We know it as Chichen Itza but according to our Mayan guide Victor, that’s not its real name. It’s the name that was given to the ancient city by North American archeologists, based on their studies of the material available — which is not much, given that a Spanish priest was responsible for destroying over 5,000 Mayan scrolls that contained an incredible font of Mayan knowledge.
Instead, Victor thought the city was called (pardon the spelling) Ujap-me. It was one of several points on which Victor seemed to disagree with the acknowledged North American experts on Mayan culture. Victor was trained in archeology at the university in Mérida. But a lot of his knowledge of the ancient Maya comes from the oral history which is still passed down from generation to generation.
For example, he learned from his grandfather that certain crops should be planted at the time of the full moon because the tides are higher at full moon, and they feed the underground aquifers which in turn feed the cenotes the ancients used as wells, and when the tide is high, more water gets into the system.
Similarly, Victor doesn’t think the Mayans used human sacrifice until they intermixed with the Toltecs, a much more warlike people. He thinks the Toltecs killed off the Mayan upper classes in order to take over the rich Mayan cities. Since the upper classes were the repository of all Mayan knowledge — knowledge they jealously guarded from the lower classes — their demise led to the collapse of Mayan civilization as it was known then. There are still more than a million people who count themselves of Mayan descent, making them the largest aboriginal group in the world. But at the height of their civilization, he estimates there were more than 20 million people in the Mayan lands.
Seeing Chichen Itza, or Ujap-me, is an incredible experience in itself. But with Victor as a guide, it took on a whole new dimension which brought the ancient civilization to life. It was plain that for Victor, modest as he was, his study of his ancient ancestors was more than a dry investigation into history.
He started by showing us the sac-be, or white roads, that the Mayans used to travel hundreds of miles on foot. Although they knew about the wheel, they did not use it, except on children’s toys. They didn’t have the animals to pull a cart, for one thing, and they thought the wheel was a sacred object. Instead, they avoided the heat by travelling over the white roads at night, using the full moon to light their way. Like many of the modern souvenir sellers, they carried cargo on their heads. In so doing, they managed to build a trading network that extended hundreds of miles. A common trade route, for instance, was between Tulum, south of Cancun, and Chichen Itza, a distance much farther than the several hundred kilometres we travelled yesterday by bus.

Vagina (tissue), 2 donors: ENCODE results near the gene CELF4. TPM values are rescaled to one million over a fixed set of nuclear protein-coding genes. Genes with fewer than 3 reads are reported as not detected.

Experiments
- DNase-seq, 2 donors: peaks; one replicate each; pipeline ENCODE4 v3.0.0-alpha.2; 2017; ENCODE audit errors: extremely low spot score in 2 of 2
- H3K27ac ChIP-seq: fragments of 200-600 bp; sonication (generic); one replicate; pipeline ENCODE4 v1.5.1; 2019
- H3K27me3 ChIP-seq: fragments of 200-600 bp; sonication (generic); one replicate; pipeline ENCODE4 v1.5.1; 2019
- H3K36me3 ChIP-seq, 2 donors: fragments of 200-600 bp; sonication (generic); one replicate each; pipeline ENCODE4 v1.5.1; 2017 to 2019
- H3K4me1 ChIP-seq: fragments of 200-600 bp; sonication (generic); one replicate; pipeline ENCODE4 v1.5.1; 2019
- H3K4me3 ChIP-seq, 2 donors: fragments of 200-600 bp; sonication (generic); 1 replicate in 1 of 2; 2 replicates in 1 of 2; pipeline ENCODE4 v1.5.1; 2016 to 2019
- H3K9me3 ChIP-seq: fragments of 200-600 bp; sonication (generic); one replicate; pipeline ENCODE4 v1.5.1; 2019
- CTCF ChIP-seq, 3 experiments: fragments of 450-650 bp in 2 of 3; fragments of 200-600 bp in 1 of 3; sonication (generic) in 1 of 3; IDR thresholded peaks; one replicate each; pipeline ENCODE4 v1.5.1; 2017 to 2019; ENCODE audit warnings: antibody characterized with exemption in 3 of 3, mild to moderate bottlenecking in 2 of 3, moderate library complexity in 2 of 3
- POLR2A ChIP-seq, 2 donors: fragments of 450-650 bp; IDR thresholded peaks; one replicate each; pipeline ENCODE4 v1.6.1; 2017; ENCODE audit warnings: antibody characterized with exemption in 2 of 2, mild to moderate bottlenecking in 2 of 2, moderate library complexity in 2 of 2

El Castillo, the iconic and huge pyramid that dominates Chichen Itza, served as a calendar as well as a temple. Its walls are punctuated with square cutouts which, when totalled and combined, represent units of time in the complex Mayan calendar. Its alignment is so precise that at dawn and sunset during the spring and fall equinoxes, the sun illuminates a clever optical illusion that makes it look as though the feathered snake god Kukulán is slithering down the pyramid towards a sacred well, where it fertilizes the surrounding land. The effect was built in to the design of the pyramid with stone ridges along its angles. The ridges reflect the sunlight in turn as the sun rises, until the head of the snake god is lit up at the bottom.
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Photo gallery: Chichen Itza
Click on a thumbnail below to launch the slideshow. As usual, I went a bit overboard with the photos. 😉
The alignment of this pyramid and two other, smaller structures is so precise that if you stand in the middle of the three and clap, the sound will echo back to you in the form of a strange noise that mimics a bird call and repeats a number of times as the sound of your clap reaches various points on the incline. This phenomenon is repeated in the ball court, where a clap as you stand by one of the two long walls which form the sides of the rectangle echoes 13 times, as measured by equipment that was brought in by archeologists from Mexico City. Most people can hear only seven echoes but the equipment confirmed there are 13. We learned from Victor’s explanation that the widely-reported phenomenon where a whisper can be heard at the other end of the playing field, some several hundred feet away, was designed so that the king could issue instructions to the referees and judges.
Until the Toltecs took over, Mayan sacrifices were animal in nature. But in the later eras of their civilization, Victor told us, it was considered an honour to be sacrificed. The victims were chosen exclusively from the upper classes, based on their date of birth. If you were born on a sacred date, you were brought up with the knowledge that your destiny was to have your heart ripped out of your living body at the top of the Temple of the Warriors. Just before the big day arrived, you were sequestered and prepared. The willing victims were fed Mayan liqeurs, probably hallucinogenic, and thoroughly cleansed. Then their spines were broken, which allowed the sacrifice to take place without the victim feeling any pain. Their chest was opened with an obsidian knife and the heart was lifted out, to be placed in a bowl on the stomach of the reclining god Chacmool.
Victor gave us a three-hour tour for two at a cost of $75, then introduced us to a carver he knew, where we bought a mask, carved in cedar, of Cha’ac, the god of rain and thunder. Cha’ac’s nose can be removed to point either up of down: up to pray for rain, down to give thanks for it. It will adorn our garden and hopefully provide some relief in our dry summers.